As organizations that seek to do good, community foundations understand the problems and needs in their communities and address these needs by raising funds and awareness. However, beyond grantmaking and charitable opportunities, you can benefit your community—as well as the charitable field—by participating in the public policy process. As a leadership organization and a community expert, you have a powerful voice that can create far more impact than any one grant or program you offer.
Community foundations have traditionally shied away from public policy work for fear it might alienate donors or create an impression of partisanship. However, your work allows you to make a significant difference on issues you are already addressing through grantmaking. It also helps to maximize grantmaking dollars while creating lasting change.
In this brief, you will learn the basics of public policy and how your community foundation can get involved in the process. You will find answers to such basic questions as:
- What is public policy work?
- Can community foundations lobby?
- What rules must community foundations follow while lobbying?
Note: The IRS rules discussed in this paper are the federal tax rules and are not comprehensive. Congress and some states and regions require registration and disclosure of lobbying activities over certain thresholds and, at times, of donors funding those activities. Always check with your legal counsel before and during your engagement in public policy work.
Public Policy Work Defined
Public policy work is any legally appropriate activity that aims to affect or inform government laws, administrative practices, regulations, or executive or judicial orders. It comprises a wide range of activities, including:
- legislative lobbying
- administrative or regulatory advocacy
- judicial advocacy
- public interest research
- informing and educating legislators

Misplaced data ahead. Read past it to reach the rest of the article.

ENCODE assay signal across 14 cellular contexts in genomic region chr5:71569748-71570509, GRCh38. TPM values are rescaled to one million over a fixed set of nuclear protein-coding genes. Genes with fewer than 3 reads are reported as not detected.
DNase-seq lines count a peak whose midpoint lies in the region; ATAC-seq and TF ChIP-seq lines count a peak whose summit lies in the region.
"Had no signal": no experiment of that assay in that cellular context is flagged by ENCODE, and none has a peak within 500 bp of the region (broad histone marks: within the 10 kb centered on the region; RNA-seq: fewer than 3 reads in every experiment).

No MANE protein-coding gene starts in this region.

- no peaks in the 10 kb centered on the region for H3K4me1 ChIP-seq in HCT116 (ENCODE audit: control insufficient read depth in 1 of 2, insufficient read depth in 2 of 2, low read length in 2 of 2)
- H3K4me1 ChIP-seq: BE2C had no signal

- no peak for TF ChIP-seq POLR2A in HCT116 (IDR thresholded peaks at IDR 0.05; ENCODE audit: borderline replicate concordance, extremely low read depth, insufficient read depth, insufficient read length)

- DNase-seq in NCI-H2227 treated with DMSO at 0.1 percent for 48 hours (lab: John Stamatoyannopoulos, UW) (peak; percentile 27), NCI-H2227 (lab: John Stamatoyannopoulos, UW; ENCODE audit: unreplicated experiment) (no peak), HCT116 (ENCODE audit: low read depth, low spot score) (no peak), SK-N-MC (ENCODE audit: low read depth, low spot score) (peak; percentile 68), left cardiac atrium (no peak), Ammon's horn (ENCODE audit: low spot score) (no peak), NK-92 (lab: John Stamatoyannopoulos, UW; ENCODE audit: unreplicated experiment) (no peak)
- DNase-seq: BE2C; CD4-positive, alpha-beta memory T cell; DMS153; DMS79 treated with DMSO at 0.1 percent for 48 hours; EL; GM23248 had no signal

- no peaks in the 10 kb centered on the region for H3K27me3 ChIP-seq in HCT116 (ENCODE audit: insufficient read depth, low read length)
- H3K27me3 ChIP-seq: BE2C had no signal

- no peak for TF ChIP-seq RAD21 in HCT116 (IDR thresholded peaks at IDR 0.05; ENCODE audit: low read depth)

- informing and educating the public
- community organizing
- educating voters and candidates
- accessing and disseminating public information
- facilitating and building partnerships
- forming coalitions
- negotiating among nonprofits and government
Although lobbying is only one form of public policy activity, it often gets the most attention because it can be the most effective way to change laws that affect the groups and people you serve.
In addition, lobbying is only a subset of advocacy, although the terms often get confused. Advocacy is active support for an issue—the act of pleading or arguing for something. It includes any activity that supports or opposes an overall cause or issue. Lobbying, however, is more narrowly defined under federal tax law as certain attempts to influence specific legislation. Specific legislation includes a bill or draft legislation that has been or will be introduced in any legislative body such as a city council, a state legislature, or Congress. There are two types of lobbying:
- Direct lobbying: when the community foundation calls or meets with a legislator or legislative staff to express a view on specific legislation. It can also include communicating with the general public on a ballot measure or initiative when the general public is deciding whether or not the measure will pass.
- Grassroots lobbying: when the community foundation urges the general public to make contacts with a legislator or legislative staff expressing a view about specific legislation. Grassroots lobbying also includes a call to action, which might be any of the following: encouraging others to contact their legislators or staff; providing contact information for the legislators or staff; providing a mechanism (e.g., a postcard) for the recipient to contact legislators or staff; or specifically identifying which legislator(s) will vote on the legislation.
- In what ways can public policy work benefit our foundation and our community?
- What public policy work are we currently engaged in?
- Do we understand the lobbying and advocacy rules? Have we consulted our legal counsel?
- What current public policy strategies work well for us and our work?
- Do we have resources available to take on more public policy work?
- Who within our community foundation is in charge of public policy work?
- How do we select which issues to focus on? Do our public policy activities help us achieve our vision and mission?
- How do we keep the board informed of and involved in our public policy work?
- How do we keep donors, prospects, and key opinion leaders informed and involved?
Frequently Asked Questions
Why should community foundations care about public policy?